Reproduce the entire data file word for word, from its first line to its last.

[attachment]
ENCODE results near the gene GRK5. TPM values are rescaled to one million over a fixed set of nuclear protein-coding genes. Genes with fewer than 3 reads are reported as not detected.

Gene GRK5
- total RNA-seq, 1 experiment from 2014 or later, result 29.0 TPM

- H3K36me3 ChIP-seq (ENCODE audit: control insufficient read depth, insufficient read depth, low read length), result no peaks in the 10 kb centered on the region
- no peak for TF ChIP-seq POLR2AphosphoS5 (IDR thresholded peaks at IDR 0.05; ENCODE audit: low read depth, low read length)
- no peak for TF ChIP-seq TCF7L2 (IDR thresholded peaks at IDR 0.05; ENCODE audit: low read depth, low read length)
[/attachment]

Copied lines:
ENCODE results near the gene GRK5. TPM values are rescaled to one million over a fixed set of nuclear protein-coding genes. Genes with fewer than 3 reads are reported as not detected.

Gene GRK5
- total RNA-seq, 1 experiment from 2014 or later, result 29.0 TPM

- H3K36me3 ChIP-seq (ENCODE audit: control insufficient read depth, insufficient read depth, low read length), result no peaks in the 10 kb centered on the region
- no peak for TF ChIP-seq POLR2AphosphoS5 (IDR thresholded peaks at IDR 0.05; ENCODE audit: low read depth, low read length)
- no peak for TF ChIP-seq TCF7L2 (IDR thresholded peaks at IDR 0.05; ENCODE audit: low read depth, low read length)